On Climate Change, Unusual Typhoons and Health
Kim Patrick Tejano, Asian Medical Students’ Association-Philippines (AMSA-Philippines)
In late 2009, three consecutive typhoons—Ketsana, Parma and Mirinae—hit the Philippines. Ketsana (local name: Ondoy) left behind 13.43 inches of rainfall within its six hours of landfall in Metro Manila. This amount is already equivalent to a month’s average rainfall in the area.
Just a few months ago, another typhoon hit the country. It was not just a usual typhoon.
Haiyan is perhaps the strongest typhoon to have made landfall, having maximum sustained winds of 315 kph. But what makes it more historic and heart-breaking at the same time is the number of affected Filipinos. According to the most recent WHO Philippines bulletin, more than 16 million were affected, 4 million were displaced, almost 29,000 were injured, more than 6,000 lost their lives and 1,039 are still missing.
Haiyan is thought to be a result of climate change, and perhaps it really is. Climate change has made, and is making, the oceans warmer; hence there will be more energy for such storms. Such storms will more likely to be more violent and off-season. The number of typhoons may have not been increasing; but the fraction which are more intense has, and this trend is expected to continue.
These unusual typhoons bring with them appalling health-related impacts to Filipinos. The number of deaths and of displaced and injured people is unimaginable. But the effects do not stop there. Lack of food due to crop destruction was a major problem among the victims leading to malnutrition especially among children. And this has major implications for their growth and development. Overcrowding in evacuation areas also increased the burden of acute respiratory diseases, and potentiated measles cases in the affected areas.
Lack of access to safe water and to hygiene and sanitation facilities enabled the increased transmission of water- and food-borne diseases. Vector-borne diseases, especially dengue and chikungunya, were a major concern as well, especially in flooded areas. These communicable diseases were believed to create the potential for large outbreaks. In 2009, the three typhoons led to extreme floods in some areas. Some municipalities were submerged in flood for over a month. This had resulted to several incidents of diarrhea and leptospirosis.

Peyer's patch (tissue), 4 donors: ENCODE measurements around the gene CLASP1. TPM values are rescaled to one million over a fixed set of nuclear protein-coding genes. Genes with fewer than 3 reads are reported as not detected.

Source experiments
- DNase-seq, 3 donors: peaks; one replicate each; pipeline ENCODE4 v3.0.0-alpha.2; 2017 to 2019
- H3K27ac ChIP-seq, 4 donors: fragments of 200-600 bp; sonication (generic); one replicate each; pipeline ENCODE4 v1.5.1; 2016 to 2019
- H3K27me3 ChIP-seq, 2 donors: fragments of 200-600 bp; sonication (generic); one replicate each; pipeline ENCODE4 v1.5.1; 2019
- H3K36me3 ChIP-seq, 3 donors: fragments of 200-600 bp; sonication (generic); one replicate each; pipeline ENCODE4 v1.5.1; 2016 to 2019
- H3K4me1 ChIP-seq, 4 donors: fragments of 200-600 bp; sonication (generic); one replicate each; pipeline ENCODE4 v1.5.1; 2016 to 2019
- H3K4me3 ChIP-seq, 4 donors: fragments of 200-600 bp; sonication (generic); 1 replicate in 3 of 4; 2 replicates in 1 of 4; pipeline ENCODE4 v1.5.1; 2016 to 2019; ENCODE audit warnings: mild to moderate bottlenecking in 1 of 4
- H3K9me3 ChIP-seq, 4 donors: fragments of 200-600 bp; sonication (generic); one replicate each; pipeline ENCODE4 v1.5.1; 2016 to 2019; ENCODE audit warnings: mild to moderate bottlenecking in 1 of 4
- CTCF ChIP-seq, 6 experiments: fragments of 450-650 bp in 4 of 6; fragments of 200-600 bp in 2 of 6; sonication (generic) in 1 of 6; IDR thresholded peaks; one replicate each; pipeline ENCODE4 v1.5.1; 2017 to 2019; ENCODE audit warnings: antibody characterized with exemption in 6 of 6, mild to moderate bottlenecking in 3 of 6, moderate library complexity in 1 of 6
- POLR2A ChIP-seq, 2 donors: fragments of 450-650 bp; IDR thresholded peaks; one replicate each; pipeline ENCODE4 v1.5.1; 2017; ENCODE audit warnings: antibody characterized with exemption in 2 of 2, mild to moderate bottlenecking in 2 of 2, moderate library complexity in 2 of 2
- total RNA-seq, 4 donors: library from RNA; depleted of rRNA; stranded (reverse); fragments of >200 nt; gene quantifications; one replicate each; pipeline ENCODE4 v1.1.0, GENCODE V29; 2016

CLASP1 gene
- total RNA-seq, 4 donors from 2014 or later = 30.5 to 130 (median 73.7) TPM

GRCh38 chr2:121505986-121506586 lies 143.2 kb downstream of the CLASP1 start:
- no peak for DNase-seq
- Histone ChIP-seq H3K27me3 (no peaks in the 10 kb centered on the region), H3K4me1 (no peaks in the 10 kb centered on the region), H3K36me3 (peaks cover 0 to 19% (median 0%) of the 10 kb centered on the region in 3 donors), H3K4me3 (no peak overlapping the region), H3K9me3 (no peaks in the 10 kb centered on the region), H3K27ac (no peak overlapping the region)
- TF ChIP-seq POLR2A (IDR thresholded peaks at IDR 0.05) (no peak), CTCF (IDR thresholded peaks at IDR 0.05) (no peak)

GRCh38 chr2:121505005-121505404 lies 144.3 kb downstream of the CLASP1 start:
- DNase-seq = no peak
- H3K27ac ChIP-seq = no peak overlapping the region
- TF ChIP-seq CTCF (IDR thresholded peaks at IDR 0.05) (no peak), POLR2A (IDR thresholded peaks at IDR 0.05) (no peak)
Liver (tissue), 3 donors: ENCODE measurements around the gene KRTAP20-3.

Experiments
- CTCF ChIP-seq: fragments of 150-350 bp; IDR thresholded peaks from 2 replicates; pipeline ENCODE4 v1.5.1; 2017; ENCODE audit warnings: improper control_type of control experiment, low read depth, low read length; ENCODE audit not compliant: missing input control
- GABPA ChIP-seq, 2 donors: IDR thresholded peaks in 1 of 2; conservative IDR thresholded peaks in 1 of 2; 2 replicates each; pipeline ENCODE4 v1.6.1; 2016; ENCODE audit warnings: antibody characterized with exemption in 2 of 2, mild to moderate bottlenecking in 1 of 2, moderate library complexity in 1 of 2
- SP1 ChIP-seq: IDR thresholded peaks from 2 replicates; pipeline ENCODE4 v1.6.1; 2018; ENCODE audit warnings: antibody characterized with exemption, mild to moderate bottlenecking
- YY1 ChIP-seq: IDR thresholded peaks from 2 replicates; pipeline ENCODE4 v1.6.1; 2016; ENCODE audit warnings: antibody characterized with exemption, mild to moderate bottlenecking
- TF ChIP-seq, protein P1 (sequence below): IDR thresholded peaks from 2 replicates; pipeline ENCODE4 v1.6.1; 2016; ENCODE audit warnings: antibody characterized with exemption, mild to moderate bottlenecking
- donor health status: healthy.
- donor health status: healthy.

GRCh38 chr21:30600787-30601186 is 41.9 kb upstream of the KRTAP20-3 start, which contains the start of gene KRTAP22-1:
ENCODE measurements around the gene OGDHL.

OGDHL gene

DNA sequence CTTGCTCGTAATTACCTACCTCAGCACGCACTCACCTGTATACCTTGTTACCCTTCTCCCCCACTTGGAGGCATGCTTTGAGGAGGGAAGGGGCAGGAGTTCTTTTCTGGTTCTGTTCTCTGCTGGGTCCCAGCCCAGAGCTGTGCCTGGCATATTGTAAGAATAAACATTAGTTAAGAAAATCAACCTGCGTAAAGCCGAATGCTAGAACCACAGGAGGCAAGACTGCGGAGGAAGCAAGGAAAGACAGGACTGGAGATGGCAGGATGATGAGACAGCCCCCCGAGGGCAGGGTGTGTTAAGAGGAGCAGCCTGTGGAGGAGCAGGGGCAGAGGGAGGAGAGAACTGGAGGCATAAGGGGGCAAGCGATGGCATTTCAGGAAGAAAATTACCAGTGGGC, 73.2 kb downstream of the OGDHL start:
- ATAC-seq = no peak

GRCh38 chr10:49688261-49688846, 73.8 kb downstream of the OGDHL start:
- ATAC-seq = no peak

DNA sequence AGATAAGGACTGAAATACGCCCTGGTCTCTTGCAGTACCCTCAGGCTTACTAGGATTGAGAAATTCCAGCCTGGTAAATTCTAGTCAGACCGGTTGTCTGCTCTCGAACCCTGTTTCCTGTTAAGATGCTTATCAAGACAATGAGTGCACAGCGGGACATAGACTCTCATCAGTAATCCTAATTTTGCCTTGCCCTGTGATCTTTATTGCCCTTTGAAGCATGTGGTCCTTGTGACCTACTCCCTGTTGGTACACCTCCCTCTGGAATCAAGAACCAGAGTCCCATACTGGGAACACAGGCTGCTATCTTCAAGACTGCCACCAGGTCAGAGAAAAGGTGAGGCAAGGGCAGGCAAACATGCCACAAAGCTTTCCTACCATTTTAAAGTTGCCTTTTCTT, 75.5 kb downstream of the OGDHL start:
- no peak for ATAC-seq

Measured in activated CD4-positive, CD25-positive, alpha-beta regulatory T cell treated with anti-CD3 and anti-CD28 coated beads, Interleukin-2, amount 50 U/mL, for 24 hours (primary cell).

Mental health and psychosocial support were also a major problem especially to children who lost their families. Several survivors suffered from post-traumatic stress syndrome. Hospitals and other health facilities were no exception to the wrath of typhoons. The aftermath of Haiyan left several damages to the health facilities including submerged ground floors, damaged medical supplies and equipment, and totally destroyed buildings. This catastrophe amplified the negative health-related consequences of Haiyan.
Several efforts were undertaken to prevent health-related consequences from happening or worsening. The Philippines Department of Health has established Surveillance in Post Extreme Emergencies and Disasters (SPEED) after the havoc of 2009 typhoons, to allow efficient health information management, hence, creation of more sound post-disaster health programs.
But what is still missing – and often neglected – are the actions we urgently need to “stop the madness” of climate change, which is contributing to them.
“We must stop calling events like these natural disasters… It is not natural when science already tells us that global warming will induce more intense storms. It is not natural when the human species has already profoundly changed the climate.” –Naderev “Yeb” Saño
About the author:
Kim Patrick is an advocate of universal health care. He has attended several conferences and special courses on global health,community health, nutrition and epidemiology. He is a graduate of BS Public Health in the University of the Philippines Manila and is currently pursuing medical studies at the University of the City of Manila. One of his life goals is to contribute towards the achievement of global health equity.